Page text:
A discussion draft on fighting corruption in Afghanistan prepared in 2007 by, among others, the World Bank, the UN Development Program, the UN Office on Drugs and Crime concluded after a review of governance indicators that "Afghanistan is fairly close to the bottom among countries in terms of the seriousness of the corruption problem."
The grave disconnect is that neither General McChyrstal nor the Administration have articulated in meaningful detail how this cancer of Afghan corruption will be treated. McChrystal's report talks vaguely about improving transparency both in the Afghan government and in international assistance to Afghanistan (which, he says, is also rife with "corrupt and counterproductive practices.....too often [large development] projects enrich power brokers [and] corrupt officials"). He has all of one paragraph on rule of law. And he throws the problem over to a "cadre of civilian experts" who will be part of the build up.
Similarly, the Administration talks in general, conclusory terms about how to combat Afghan corruption . It recently sent to the Congress a draft of the "metrics" to be used in periodically assessing U.S. progress in Afghanistan (and Pakistan). A copy was published by Foreign Policy magazine. The measurements outlined in this short document are simply ends, not means: effectiveness of Afghan government in collecting revenues; public perceptions of Afghan rule of law at national, provincial and local levels; demonstrable action by the government against corruption; successful interdiction and prosecution of high-profile naro-traffickers.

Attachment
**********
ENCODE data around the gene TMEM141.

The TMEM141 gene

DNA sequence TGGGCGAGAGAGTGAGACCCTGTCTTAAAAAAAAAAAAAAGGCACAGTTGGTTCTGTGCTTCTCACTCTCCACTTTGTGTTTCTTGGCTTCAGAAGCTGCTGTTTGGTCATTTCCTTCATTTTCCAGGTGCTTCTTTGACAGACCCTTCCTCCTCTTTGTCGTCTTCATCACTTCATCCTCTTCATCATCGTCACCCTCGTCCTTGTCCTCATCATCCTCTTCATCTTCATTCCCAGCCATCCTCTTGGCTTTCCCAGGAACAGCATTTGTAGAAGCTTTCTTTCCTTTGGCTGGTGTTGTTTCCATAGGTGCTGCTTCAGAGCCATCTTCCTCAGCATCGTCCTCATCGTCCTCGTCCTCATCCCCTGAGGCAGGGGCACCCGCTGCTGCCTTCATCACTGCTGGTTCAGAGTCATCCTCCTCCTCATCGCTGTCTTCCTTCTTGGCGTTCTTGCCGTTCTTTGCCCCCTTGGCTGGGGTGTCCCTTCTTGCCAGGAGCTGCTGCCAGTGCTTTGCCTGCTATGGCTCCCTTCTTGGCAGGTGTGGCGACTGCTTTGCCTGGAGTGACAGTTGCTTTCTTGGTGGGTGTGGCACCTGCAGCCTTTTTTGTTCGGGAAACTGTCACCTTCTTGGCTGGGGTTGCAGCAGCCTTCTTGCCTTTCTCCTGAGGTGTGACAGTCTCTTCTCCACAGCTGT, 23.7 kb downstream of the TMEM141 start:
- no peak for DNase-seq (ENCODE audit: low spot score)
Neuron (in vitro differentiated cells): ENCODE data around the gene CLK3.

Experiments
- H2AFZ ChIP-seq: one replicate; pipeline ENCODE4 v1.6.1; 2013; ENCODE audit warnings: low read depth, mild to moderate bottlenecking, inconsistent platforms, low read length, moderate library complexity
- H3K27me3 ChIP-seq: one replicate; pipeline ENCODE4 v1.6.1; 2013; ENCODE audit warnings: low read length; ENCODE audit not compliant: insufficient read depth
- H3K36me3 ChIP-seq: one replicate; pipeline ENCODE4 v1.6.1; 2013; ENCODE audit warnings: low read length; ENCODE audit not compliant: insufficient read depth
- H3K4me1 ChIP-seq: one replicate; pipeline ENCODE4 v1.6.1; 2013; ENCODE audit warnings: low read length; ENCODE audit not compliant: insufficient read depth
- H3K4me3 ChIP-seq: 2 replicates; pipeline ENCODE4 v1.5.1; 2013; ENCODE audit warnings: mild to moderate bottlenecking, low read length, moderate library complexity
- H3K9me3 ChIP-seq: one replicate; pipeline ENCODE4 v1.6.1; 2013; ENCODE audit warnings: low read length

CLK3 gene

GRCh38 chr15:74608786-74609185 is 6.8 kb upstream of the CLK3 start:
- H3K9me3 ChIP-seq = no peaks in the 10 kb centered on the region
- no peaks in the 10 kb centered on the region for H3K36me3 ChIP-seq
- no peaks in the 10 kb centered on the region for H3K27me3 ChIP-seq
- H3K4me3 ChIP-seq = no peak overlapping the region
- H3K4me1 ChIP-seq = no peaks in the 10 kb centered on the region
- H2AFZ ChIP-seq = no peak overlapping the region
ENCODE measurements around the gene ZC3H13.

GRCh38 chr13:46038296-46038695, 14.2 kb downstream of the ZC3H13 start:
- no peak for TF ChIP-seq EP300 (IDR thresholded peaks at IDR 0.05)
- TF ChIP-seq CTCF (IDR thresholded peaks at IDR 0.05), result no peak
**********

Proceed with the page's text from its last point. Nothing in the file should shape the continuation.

So we are left with profound questions---which Administration policy makers must answer and Congressional and others must examine---about how it will address Afghan corruption. These more precise operational questions are of great importance because, as the last 50 years of post-colonial experience have shown, anticorruption, especially when it involves state capture and a strong kleptocratic class, is one of the most difficult and intractable problems in failing states like Afghanistan, which lack transparent, accountable and legitimate institutions to order political, economic and administrative affairs.
National aid programs (like those in the US and UK) or programs of international financing institutions (like the World Bank or the Asian Development Bank) or reformers in failed, failing and fragile states have all sought to address this intractable problem in the context of development agenda that focuses on both spurring economic growth and building institutional infrastructure. And there has been, of course, an outpouring of writing on anticorruption and development.
One conclusion is that processes are depend on each nation's history and culture, and they are slow, complex, fraught with difficulty and, thus far, often unsuccessful. Another conclusion is that anticorruption and broader development in failed states must start from within---outsiders can help but cannot command. Diverse writing from many disciplines elaborate these themes: development (e.g, Paul Collier, The Bottom Billion); economics (e.g. Dani Rodrik, One Economics, , Many Recipies: Globalization, Economics and Economic Growth); political science (Francis Fukuyama, State-Building: Governance and World Order in the 21st Century; multi-disciplinary (e.g. Robert Rotberg, ed., Corruption, Global Security and World Order).